Joe Biden’s American First is here. It’s big. It’s deglobalised. It’s Main St not Wall St. It’s inflationary. It’s going to land on the Australian dollar just like the Trumpian version did.

David Llewellyn-Smith
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  1. So are they going to drink our milkshake? Will there be another eurodollar driven liquidity event? Where are you Brent? I’m pretty sure you read this site given your recent reference to it on Twitter..

    • I relucatantly changed all my USD to AUD in Jan because I was buying a house. You can bet the top is in for the USD and that me patiently waiting over 4 years to change my money was a waste of time. I did think Brent would right until I started getting doubts late last year. Ergh I never win on fx

      • I feel your pain Popcod – I am about to do the same with my USD for the same reason. And what makes it worse is that we are buying into one of the most ridiculously overpriced asset markets on the globe, at a time when prices are on tear again. Enough to make a grown bear cry. Lots.

        • I’m trying not to think about it too much. I had to sell all my gold at the Perth Mint (but I’m about to buy a little bit back as the house I ended up buying was significantly less than I had budgeted on). And I sold a lot of the shares I’d patiently built up into what I hoped was going to be an explosive portfolio (it do that to the upside but some shares I was selling years before I intended) however I’ve got a house with a negligible mortgage and the USD is now 1 year’s living expenses so I have time to settle into my regional move and find work. I’m not complaining too loudly, just ruing the fact I ended up transacting at a bad time in the cycle which I spent so much time researching etc in order to avoid doing exactly that. BUT I got a house! And it’s a good one, and you can’t get everything right so no complaints, I’m just determined to learn from it.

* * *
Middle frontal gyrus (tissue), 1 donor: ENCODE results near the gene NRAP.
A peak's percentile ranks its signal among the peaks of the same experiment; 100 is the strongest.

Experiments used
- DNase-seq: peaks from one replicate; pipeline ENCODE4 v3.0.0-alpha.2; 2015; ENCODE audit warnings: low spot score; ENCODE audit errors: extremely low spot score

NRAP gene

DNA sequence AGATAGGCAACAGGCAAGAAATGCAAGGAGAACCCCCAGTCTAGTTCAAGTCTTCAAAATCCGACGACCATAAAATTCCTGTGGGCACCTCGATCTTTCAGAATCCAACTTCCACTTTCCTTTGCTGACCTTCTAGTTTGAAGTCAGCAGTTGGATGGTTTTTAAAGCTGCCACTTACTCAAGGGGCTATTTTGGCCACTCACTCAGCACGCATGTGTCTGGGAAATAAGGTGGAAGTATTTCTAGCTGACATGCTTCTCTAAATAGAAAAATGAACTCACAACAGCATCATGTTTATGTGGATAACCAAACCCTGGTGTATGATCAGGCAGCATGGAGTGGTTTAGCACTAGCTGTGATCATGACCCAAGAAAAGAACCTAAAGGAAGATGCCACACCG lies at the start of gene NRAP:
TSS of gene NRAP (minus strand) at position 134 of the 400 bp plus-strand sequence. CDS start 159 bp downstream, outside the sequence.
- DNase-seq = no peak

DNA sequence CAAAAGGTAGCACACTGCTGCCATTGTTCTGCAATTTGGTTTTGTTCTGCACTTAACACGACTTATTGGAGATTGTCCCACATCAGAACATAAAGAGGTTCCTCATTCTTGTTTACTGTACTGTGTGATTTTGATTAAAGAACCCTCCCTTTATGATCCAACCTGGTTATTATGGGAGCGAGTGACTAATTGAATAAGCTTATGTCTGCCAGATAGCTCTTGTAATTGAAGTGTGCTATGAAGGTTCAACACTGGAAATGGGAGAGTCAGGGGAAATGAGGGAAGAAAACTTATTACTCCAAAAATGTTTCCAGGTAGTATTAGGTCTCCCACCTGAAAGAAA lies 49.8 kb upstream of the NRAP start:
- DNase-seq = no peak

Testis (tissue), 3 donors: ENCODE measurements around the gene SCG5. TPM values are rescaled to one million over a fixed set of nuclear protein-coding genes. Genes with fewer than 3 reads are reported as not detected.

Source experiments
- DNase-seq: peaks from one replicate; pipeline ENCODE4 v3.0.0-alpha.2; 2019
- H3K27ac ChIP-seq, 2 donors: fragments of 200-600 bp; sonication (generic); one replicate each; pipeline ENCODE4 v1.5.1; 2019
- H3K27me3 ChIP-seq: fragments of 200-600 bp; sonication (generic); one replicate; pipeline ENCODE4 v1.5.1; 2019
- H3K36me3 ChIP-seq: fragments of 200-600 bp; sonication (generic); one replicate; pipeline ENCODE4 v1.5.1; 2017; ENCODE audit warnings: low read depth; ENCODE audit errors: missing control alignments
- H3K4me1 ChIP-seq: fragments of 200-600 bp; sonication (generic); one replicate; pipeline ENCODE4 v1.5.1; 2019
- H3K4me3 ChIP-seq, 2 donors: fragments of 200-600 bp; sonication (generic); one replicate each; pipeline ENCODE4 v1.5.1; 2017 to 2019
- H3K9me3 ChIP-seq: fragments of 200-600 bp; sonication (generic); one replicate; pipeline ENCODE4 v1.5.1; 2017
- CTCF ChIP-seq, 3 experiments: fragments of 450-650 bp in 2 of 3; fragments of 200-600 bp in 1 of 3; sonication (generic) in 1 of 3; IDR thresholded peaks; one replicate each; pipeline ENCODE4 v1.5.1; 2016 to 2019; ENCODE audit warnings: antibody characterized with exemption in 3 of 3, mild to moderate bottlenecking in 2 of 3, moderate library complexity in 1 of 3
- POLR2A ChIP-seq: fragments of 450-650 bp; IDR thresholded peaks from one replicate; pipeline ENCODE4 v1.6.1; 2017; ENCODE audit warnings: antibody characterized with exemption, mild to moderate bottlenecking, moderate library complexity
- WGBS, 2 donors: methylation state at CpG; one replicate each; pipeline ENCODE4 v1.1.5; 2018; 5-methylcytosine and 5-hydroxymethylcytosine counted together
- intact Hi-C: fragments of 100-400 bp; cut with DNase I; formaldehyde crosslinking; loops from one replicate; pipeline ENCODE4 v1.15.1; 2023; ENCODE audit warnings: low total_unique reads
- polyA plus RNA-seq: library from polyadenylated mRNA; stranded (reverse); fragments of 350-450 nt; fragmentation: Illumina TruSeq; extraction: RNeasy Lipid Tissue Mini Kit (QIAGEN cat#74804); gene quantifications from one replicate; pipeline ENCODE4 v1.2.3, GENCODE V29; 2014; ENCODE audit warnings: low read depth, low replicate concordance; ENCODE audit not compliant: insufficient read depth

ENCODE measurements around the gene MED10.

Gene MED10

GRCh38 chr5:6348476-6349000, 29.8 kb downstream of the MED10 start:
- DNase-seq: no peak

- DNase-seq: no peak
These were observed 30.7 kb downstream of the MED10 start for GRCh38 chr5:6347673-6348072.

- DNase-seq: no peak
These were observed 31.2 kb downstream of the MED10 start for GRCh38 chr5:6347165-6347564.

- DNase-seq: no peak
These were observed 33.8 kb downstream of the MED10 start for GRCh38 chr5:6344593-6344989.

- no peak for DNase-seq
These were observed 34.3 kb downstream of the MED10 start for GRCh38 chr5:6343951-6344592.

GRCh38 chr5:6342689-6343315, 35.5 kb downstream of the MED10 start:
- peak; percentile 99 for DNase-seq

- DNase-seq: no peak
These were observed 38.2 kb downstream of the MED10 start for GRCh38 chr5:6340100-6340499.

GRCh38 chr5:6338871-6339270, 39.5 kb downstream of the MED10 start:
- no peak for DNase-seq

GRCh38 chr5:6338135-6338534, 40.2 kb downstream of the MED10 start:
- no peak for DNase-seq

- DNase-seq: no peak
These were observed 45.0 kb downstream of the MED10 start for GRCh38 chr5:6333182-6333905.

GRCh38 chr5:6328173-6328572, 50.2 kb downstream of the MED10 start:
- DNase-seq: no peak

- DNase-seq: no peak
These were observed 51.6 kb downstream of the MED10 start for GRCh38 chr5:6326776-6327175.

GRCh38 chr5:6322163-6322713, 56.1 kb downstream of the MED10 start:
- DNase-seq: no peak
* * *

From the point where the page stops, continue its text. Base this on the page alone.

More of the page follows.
• I did same as you. Bought Perth Mint gold and silver (and bitcoin) to cover potential runaway stagflation. aud/usd short was the main bet on the deflation side. Instead what we get is a goldilocks market where everything is going to be great apparently ie high inflation, but don’t worry even higher growth. Can’t win….

    • I think we’ll get the ever higher inflation and some higher growth, but not enough to alleviate the inflation. I’ve got to admit now that I’ve sold lots of shares (and everything else) to get the house I’m kind of confused about current market conditions. Last year everything was so clear, I was just surprised by so much upside I experienced. Will there be a market crash given how fragile everything is? Are we in a crack-up boom? I’ve still got stocks to take advantage of that but I’m hesitant to put any more money in unless I can see real potential regardless of the broader market so I think I have to stay with mining explorers and completely undervalued companies in the process of commercialising new tech, so super speculative and very small bets, none of which is ideal but it worked for me last year. Also what do I do with my BTC? Should I sell later on this current stair step up? Or do I ride the next leg down and sell on the following cycle? Will governments finally move against it or are they going to be focused on China’s CBDC and will they ignore BTC (as I’ve heard one very smart person postulate)? I view BTC as speculation but ETH as a bet on the tokenised blockchain future. Oh the things to ponder in addition to inflation/deflation, stagflation/reflation. How the h3ll do I cover all possibilities?

  2. I’m interested in the role of the derivative markets in a higher IR world.

    I’m no expert but I suspect that derivative s purpose is/was to hide risk. I assume repricing the risk will require an unwind.


  3. If inflation lasts longer & maybe rises a little higher than we expect could it break something before the longer term downward pressure resumes?

    • Yeah, it’s breaking tech and bonds, and could drag stocks downwards due to the price of money increasing more than certain positions can handle.

      I frequently have my finger in the hedge trigger, and have already executed hedge trades a number of times, and expect I will be doing it a fair bit during this part of the cycle.

    • They have to get the banks to lend in the absence of income growth…….there is plenty of room for that to happen especially with the Infrastructure scheme upcoming .JPM’s loan/deposit ratio is now around 50%. Banks are just arguing about the favours they get for doing so.

      These bond price movements are getting close to the 1994 rout but the difference is the coupons for the new issues, which are remaining miniscule………in other words these are trading bonds, not bonds to be bought for income. Collateral for all those bad debts in suspended animation in the repo system……that is why the stress is showing up there.